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Or why, again, should Jesus have been pierced after that the Centurion, convinced by the words, "It is finished," and by the earthquake, had said, "Truly this was the Son of God?" Yet all these difficulties are at once removed if we suppose that the women had brought the sponge, the vinegar, and the stem of hyssop, with the vain hope of giving some relief to the Sufferer; and that, when they see the willingness of the Centurion that His thirst shall be quenched, they at once proffer what they had brought;—or if we suppose that it was a Jewish recruit in the Roman band who gave the sponge to Jesus, in obedience to the orders of the Centurion, but cannot help uttering his inward conviction of the imposture of the Nazarene, and mocking Him with the by standing Pharisees;—and, further, that this man, when his comrades are breaking the legs of the crucified thieves, in an ungovernable rage, and without orders, thrusts his spear into the Saviour's side. I say that a late writer, inventing the detail of the history, would not have inserted these difficulties, or if he had, carefully would he have given some hint of the true explanation. But here the difficulty is stated without any thought that there is a difficulty. Nor was there any, in truth, to the writer, who knew all the details of the matter, and who simply described what had happened. The difficulty exists only for us because of our ignorance of these details. So, again, no impostor would have inserted the apparent impossibility that the Disciples did not recognise Jesus after His Resurrection, when He had been separated from them for two days only, without some attempt at explanation. But hero all is simply given. We are left to conjecture why it was that there was no recognition, because, perchance, of the utter confusion of their minds; the breaking up of all their long-cherished expectations at His crucifixion; or espe- page 27 cially because of the changed, restful expression of the Lord's face, which once had been "marred more than any man;" and of the peace now visible in One Who erst was "the Man of sorrows and acquainted with grief."

I have thus sought to put before you the reasons which have convinced me of the Reasonableness of our faith in the Four Gospels—Reasonableness, I say, for the Christian is not to believe with a blind, unreasoning faith, but should be able to give an answer for the Hope that is in him. We are to love God with all our mind, as well as with all our strength. I have endeavoured to show that the Gospels were written at the time and by the writers named; that we have followed no cunningly-devised fable.

Then, although some may say that miracles are impossible, or improbable, they have been wrought; and our Faith, which rests upon the constant interference of God's will, is surely based.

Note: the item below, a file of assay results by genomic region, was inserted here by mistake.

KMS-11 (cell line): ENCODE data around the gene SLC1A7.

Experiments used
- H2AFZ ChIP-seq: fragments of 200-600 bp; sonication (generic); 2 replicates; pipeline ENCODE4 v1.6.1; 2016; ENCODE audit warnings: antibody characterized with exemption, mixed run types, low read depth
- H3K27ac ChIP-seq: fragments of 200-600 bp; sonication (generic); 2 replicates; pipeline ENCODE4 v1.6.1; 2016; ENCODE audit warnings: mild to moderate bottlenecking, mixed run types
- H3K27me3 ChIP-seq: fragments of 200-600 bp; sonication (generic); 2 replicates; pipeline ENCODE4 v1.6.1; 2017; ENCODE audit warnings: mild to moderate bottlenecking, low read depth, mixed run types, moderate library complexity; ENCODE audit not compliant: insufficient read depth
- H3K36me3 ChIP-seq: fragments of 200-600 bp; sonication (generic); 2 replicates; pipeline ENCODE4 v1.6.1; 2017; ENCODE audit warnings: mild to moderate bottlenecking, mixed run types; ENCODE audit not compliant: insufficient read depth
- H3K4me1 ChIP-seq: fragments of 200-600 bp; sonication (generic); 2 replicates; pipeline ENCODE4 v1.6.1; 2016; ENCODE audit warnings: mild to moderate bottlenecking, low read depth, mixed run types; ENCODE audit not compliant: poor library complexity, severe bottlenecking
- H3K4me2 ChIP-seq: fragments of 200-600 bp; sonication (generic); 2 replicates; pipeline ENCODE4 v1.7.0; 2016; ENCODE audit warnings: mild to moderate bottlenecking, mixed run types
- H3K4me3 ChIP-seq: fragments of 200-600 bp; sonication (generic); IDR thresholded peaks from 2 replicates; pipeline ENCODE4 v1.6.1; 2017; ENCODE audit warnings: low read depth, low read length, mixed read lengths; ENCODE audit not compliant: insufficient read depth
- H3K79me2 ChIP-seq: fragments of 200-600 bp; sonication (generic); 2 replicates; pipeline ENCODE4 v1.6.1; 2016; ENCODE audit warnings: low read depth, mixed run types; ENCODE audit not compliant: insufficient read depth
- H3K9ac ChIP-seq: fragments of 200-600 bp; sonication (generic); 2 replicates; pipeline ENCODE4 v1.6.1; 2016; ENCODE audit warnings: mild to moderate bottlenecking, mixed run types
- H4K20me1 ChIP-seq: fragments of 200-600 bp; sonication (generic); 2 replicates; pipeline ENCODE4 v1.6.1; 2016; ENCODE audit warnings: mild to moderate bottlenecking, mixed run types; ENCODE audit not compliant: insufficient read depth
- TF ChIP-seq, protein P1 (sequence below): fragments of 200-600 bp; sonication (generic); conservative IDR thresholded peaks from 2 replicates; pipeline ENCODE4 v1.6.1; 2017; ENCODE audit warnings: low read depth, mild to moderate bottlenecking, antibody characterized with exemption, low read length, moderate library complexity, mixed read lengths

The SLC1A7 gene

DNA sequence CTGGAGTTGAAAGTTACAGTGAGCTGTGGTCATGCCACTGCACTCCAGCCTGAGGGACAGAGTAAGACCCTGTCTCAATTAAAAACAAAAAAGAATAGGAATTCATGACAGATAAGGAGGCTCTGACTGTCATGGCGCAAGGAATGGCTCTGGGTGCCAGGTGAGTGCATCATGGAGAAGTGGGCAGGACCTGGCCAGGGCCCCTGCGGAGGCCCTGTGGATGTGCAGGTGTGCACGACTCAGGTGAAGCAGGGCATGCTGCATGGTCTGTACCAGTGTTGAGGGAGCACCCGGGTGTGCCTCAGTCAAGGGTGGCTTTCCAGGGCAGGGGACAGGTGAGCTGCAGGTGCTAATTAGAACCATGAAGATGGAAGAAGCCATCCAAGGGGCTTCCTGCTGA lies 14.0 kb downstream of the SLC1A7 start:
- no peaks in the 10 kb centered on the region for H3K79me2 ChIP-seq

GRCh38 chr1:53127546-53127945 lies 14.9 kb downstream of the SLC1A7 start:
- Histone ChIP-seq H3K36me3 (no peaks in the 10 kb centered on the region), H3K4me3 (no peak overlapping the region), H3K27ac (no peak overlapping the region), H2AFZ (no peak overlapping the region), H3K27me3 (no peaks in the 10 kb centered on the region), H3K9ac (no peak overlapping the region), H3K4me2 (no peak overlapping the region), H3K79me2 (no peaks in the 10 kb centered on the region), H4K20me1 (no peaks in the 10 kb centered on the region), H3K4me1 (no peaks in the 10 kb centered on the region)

I confess that the difficulty with me has always been to understand the position of the objector. No one doubted of these Gospels at the very time when, if they had been false, doubt must have arisen. He, living so long after the events therein narrated, would still have us to believe that Books, containing the loving, merciful invitation to all who were in sorrow to find rest in the grace of Jesus, came from a Jew, who firmly believed in the salvation only of those who held his shibboleth, in an age of fierce disquiet at the Roman yoke:—or that men could have discovered such a doctrine as that which Jesus taught, in an age which allowed so much unholiness of doctrine: or have imagined, or perchance have taken from the life of Krishna (of whom it is said by his worshippers none but a God could have been so sinful) such an One as Jesus; so holy, and yet so page 28 merciful to sinners; so pure, in the midst of all temptation; so zealous, when day by day His steps were dogged by envy; so patient, notwithstanding three years of neglect; so pitiful, in all the agonies of the Cross; so mighty, and yet so quiet in the exercise of that might. Man could not, by himself, have pictured such a Saviour. The life of Jesus Christ of Nazareth stamps these Gospels, wherein that Life is written, as True. And as we reverently and lovingly read there of His love, and—as He hath taught us to do—seek of His Spirit that we may be guided into all Truth, are we drawn the closer unto Him. We find the Peace which He hath promised. We look onward with a new hope to the day when we shall see Him as He is. We have now no shadow of doubt. If there be this or that in the Gospels which we cannot explain, it disturbs not our Faith one whit. We but wait for the fulfilment of the promise, when we shall understand all, for we shall be "filled with all the fulness of God." We are doing the Lord's will, and we "Know the Doctrine that it is of God."